“In fact, rice is now the first agricultural protocol to be adopted under what’s called the American Carbon Registry,” says Paul Buttner, environmental affairs manager for the California Rice Commission. A rice protocol has also been approved by the market registry Climate Action Reserve and soon, he hopes, by the California Air Resources Board.
California rice emits an estimated three to four tons of GHGs per acre per year, with a potential reduction of half a ton through costly control measures. This translates to just $5 an acre on the current carbon trading market.
If less land were put into rice production, less habitat would be available for migratory birds. Since 1990 rice growers have reduced post-season burning by 80 percent, allowing rice straw to instead decompose. By flooding the fields in winter, growers accelerate the breakdown of this resilient straw. This, notes the Western Hemisphere Shorebird Reserve Network, has encouraged more than 400,000 shorebirds annually to return to the Sacramento Valley – with millions of other migratory birds visiting the Central Valley via the Pacific Flyway – in search of nesting sites and to feast on the grain left behind after harvest. Rebuilding wetland reserves for the amount of rice acreage flooded each winter would run an estimated $1.5 billion, with yearly maintenance costs around $30 to $40 million.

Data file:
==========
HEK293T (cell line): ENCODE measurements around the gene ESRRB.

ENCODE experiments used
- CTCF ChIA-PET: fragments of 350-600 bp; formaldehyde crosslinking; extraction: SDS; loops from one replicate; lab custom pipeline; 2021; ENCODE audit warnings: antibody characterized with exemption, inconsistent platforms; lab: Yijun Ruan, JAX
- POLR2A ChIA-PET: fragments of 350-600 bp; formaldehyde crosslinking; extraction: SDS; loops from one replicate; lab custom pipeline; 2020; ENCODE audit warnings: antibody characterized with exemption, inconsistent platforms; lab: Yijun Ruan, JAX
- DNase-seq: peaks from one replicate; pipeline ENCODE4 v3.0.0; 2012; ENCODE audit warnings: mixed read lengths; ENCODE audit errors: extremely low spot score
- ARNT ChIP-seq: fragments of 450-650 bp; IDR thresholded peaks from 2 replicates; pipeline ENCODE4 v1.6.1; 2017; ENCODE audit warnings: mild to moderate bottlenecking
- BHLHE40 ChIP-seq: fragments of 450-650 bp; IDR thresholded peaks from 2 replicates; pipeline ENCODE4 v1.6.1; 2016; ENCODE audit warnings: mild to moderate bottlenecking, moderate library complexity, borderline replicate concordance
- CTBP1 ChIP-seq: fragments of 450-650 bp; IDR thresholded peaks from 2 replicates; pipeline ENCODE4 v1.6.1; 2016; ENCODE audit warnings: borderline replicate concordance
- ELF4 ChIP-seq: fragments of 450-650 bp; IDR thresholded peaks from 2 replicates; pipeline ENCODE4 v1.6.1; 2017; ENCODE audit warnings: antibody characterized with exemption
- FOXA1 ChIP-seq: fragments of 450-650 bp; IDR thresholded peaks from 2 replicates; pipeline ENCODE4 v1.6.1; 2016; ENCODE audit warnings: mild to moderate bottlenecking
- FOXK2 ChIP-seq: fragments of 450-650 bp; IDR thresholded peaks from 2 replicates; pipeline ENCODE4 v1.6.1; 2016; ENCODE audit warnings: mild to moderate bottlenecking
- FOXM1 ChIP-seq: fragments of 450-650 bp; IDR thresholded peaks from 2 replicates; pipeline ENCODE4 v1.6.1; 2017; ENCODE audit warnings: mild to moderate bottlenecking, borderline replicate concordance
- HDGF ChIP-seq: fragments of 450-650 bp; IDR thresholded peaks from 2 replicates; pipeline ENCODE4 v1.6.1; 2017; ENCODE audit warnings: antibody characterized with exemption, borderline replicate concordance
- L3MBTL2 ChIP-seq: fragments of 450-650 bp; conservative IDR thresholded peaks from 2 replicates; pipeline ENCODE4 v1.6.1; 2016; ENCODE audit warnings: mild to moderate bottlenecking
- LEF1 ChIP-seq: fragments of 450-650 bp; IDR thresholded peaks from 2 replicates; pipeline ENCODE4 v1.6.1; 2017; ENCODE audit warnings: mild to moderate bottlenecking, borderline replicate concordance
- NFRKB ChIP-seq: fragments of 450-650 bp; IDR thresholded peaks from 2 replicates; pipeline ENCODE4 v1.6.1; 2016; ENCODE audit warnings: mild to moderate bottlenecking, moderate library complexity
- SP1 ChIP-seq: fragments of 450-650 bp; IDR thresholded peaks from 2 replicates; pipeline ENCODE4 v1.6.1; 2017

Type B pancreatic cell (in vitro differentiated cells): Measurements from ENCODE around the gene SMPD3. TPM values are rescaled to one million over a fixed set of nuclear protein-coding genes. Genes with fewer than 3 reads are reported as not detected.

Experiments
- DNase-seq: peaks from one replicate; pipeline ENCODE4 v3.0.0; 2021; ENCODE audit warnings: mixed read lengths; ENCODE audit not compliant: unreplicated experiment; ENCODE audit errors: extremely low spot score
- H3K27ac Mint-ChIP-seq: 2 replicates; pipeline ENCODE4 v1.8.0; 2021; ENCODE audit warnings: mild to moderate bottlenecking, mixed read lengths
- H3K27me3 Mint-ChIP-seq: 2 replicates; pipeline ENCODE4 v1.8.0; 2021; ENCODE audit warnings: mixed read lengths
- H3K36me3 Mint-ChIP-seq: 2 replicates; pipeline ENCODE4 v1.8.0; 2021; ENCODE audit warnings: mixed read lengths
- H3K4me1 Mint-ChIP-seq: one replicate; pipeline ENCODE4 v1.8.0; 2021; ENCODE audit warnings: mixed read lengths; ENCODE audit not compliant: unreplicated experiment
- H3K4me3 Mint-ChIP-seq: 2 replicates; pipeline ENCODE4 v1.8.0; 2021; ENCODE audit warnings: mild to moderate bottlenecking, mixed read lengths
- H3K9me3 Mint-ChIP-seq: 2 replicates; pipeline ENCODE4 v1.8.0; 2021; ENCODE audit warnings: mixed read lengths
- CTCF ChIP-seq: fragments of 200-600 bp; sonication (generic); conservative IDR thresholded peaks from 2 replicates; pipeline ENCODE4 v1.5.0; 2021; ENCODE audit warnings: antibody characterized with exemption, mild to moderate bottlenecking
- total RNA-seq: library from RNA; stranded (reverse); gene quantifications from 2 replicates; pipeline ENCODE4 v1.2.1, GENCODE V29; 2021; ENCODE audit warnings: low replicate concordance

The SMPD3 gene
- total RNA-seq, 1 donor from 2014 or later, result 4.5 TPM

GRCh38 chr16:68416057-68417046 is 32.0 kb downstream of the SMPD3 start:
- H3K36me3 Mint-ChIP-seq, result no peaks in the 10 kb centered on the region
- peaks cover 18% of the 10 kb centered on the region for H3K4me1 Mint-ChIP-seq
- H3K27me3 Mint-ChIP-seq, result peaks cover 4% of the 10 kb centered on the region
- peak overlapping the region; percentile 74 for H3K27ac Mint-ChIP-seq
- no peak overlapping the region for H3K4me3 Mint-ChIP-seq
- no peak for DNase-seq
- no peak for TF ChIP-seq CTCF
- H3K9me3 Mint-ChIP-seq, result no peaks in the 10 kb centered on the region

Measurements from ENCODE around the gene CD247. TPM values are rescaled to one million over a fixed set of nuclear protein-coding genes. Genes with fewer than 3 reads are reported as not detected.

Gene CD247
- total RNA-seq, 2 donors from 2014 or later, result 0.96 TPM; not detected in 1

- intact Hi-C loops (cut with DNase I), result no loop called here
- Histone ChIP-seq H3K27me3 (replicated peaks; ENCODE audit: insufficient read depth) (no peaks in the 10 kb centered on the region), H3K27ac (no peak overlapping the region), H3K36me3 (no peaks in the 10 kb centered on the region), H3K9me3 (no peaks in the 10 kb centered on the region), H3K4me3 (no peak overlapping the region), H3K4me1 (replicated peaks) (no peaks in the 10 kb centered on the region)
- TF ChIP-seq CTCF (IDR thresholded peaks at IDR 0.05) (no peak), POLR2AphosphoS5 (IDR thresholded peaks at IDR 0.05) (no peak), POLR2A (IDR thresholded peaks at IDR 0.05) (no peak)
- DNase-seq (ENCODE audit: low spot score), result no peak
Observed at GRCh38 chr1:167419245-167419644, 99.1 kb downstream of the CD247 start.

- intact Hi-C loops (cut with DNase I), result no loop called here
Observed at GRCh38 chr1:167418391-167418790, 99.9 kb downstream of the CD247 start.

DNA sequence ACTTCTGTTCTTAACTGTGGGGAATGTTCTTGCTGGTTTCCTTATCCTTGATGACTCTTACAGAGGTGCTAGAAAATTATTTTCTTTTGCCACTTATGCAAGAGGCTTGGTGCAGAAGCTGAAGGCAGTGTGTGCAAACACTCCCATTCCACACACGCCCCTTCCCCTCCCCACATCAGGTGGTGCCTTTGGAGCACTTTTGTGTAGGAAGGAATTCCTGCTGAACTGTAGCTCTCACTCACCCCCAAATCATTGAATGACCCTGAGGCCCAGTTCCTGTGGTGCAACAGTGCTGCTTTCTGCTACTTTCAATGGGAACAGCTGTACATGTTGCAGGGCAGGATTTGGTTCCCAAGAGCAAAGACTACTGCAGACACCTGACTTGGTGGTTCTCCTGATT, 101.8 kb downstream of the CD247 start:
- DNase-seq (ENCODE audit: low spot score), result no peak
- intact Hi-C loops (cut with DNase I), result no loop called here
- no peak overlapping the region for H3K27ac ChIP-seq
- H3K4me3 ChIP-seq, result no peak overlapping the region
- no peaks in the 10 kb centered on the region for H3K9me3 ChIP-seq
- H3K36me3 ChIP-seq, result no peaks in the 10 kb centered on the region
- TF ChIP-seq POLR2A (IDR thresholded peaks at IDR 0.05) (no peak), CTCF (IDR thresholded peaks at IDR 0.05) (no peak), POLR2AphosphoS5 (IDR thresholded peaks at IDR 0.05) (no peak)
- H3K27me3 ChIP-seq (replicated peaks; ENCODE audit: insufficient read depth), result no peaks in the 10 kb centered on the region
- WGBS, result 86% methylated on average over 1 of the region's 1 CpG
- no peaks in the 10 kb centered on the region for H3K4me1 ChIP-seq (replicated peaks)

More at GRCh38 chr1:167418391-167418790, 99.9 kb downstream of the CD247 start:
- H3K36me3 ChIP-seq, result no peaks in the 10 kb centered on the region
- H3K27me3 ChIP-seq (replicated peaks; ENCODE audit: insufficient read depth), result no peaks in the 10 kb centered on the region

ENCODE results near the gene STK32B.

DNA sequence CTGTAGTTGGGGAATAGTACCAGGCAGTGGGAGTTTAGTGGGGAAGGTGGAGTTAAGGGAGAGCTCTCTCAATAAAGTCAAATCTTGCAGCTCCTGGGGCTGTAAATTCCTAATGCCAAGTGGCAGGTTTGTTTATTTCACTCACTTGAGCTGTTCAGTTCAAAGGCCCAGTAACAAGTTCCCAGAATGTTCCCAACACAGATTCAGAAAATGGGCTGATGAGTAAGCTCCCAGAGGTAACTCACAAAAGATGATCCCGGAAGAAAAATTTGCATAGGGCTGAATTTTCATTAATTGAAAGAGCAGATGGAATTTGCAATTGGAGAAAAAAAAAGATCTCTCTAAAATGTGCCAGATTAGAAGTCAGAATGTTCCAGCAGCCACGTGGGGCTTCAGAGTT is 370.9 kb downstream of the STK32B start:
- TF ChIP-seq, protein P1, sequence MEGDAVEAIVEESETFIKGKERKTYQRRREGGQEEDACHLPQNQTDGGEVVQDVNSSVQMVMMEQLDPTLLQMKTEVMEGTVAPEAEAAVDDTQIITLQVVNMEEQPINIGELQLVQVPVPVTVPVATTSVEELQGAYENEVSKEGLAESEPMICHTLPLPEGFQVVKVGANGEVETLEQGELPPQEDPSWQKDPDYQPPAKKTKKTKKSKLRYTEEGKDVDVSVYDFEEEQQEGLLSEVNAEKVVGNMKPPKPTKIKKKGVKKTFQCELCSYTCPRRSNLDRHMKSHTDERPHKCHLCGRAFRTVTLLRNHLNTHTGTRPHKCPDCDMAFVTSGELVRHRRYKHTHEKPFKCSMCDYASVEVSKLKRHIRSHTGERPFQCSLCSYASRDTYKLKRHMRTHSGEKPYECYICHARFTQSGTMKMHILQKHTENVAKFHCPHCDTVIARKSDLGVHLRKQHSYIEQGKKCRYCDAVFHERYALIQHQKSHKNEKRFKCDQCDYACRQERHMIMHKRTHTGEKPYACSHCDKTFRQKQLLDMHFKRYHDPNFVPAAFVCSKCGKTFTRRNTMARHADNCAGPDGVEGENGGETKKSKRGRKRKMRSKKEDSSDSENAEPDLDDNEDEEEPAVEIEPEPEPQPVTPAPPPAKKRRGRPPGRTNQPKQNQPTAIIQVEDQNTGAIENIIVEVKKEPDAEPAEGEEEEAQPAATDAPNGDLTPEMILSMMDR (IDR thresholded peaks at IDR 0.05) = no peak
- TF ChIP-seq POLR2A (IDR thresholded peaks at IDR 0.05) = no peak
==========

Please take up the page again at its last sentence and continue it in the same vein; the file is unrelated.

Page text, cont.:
For other environmental concerns, the California rice industry has often led the response. Since the 1980s, changes in irrigation management and other practices have led to a 98 percent reduction in pesticide residues entering public waterways from rice fields, according to Cass Mutters, also a UC Cooperative Extension advisor for Butte County.
“Right now the ongoing water monitoring program is paid for by the rice industry itself. So they’re policing themselves,” says Mutters. The reduction is attributable to an ongoing grower education program and to stringent water holding regulations that provide time for chemicals to break down before the water leaves the field.
Along with water quality, the rice industry supports an air quality monitoring network that enables the ARB to model how many acres can be burned without exceeding federal air quality standards.
“So rice growers realize that being environmentally sensitive is part of their responsibility and they’re actually putting the dollar on the table to cover a lot of these costs,” says Mutters.
Ultimately, the industry has taken these efforts to reduce greenhouse gas emissions while the percentage of emissions from California rice cultivation on the global scale is too low to be alarming. While California rice is a valuable crop within the U.S. and a major commodity in California, it represents 0.2 percent of the world’s rice acreage. Nonetheless, management practices tested in California could lead to massive GHG reductions, if applied globally.
“UC researchers will continue to collaborate with the rice industry to address important issues such as air and water quality and its impact of yield,” says van Kessel, “which is significant for California’s economy and contributes to global food security.”